Being born into a poor, illiterate, idol-worshipping family of farmers in a small village is not uncommon in India. Being born into a poor, illiterate, idol-worshipping family of farmers who become baptized Christians, however, is incredibly rare.
That was Pia’s life from her birth to her early teens. Being both poor and female with no chance at an education, she began to work in the farm fields at a young age. After her family began following Jesus, Pia attended church with her parents as an obedient daughter, but she had not yet personally received Him as her Savior.
Still in her early teens, Pia was given away by her parents in an arranged marriage. Though the couple was blessed with three daughters and a son, Pia’s family become more and more destitute as the years passed. Desperately wanting to help lift her family out of crushing poverty but with seemingly no way to do so, Pia had all but given up hope.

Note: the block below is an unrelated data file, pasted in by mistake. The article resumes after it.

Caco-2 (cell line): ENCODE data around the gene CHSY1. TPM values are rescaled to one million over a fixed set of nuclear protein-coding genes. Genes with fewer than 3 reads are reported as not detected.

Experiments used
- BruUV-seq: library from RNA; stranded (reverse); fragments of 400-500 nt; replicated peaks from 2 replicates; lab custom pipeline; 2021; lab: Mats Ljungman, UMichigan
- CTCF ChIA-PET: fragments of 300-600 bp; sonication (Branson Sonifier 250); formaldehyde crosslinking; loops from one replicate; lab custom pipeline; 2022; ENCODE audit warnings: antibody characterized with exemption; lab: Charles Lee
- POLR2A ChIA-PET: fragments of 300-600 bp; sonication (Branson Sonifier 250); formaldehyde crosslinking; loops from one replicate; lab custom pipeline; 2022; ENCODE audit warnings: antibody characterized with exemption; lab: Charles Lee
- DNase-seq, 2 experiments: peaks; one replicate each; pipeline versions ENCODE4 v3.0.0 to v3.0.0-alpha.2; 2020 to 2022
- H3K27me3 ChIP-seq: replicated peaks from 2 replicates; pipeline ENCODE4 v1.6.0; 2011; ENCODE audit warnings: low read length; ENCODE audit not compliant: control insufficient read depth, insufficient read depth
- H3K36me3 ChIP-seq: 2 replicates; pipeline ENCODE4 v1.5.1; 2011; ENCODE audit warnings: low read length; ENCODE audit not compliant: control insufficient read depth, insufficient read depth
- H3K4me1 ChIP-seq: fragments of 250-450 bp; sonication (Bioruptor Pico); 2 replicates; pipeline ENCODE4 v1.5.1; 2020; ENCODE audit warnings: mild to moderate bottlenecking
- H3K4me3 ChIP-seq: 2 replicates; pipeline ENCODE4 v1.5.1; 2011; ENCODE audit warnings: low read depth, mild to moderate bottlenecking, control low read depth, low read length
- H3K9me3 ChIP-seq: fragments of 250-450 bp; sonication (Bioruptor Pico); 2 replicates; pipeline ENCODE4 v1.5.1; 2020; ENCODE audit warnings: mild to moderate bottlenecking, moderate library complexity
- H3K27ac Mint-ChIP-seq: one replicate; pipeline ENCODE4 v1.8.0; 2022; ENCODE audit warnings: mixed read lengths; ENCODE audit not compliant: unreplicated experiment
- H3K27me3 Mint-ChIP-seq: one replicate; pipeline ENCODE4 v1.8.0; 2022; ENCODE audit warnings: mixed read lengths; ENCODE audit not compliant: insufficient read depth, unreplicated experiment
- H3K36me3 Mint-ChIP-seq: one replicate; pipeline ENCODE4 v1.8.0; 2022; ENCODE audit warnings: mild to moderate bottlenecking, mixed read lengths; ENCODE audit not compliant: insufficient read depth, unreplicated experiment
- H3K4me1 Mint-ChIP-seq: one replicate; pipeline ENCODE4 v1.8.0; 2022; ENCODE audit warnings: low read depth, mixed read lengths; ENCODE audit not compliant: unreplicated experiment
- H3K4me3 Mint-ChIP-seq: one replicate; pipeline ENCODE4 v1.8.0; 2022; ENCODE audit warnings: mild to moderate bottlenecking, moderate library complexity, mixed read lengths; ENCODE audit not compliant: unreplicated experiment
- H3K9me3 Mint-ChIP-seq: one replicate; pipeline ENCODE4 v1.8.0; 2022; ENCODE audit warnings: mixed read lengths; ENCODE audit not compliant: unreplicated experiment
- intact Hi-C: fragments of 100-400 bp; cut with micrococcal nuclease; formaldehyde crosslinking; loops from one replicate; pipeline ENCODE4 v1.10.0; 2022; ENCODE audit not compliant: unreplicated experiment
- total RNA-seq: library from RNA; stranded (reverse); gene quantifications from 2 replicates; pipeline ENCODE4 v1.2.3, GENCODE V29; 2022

But hope arrived nonetheless.
An Adult Literacy teacher happened to be in Pia’s village in search of new students. She encouraged Pia to join the local Adult Literacy Class. Even though Pia’s own husband, illiterate himself, was skeptical, she seized the opportunity and immediately enrolled.
A hard worker since she was a child, Pia poured herself into the Adult Literacy Class as diligently as she did working the farm fields. Determined to release her family from the yoke of poverty, within a few months, Pia learned the alphabet and basic math.
But most life-changing of all was the day the Gospel of Jesus Christ, words of gold she could now read on her own, opened Pia’s heart in the Adult Literacy Class. For the first time ever, Pia understood salvation was personal. That same day, Pia repented of her sins and, with tears streaming down her cheeks, received Christ as her personal Savior.
This new hope in Jesus spilled over into every aspect of Pia’s life. Today, she is a confident, courageous, educated mother who regularly leads her family to a worshipping group. She is an inspiration to her children and to her entire village, who now have a living, breathing example that a literate Christian woman in India could—one day—not be so rare after all.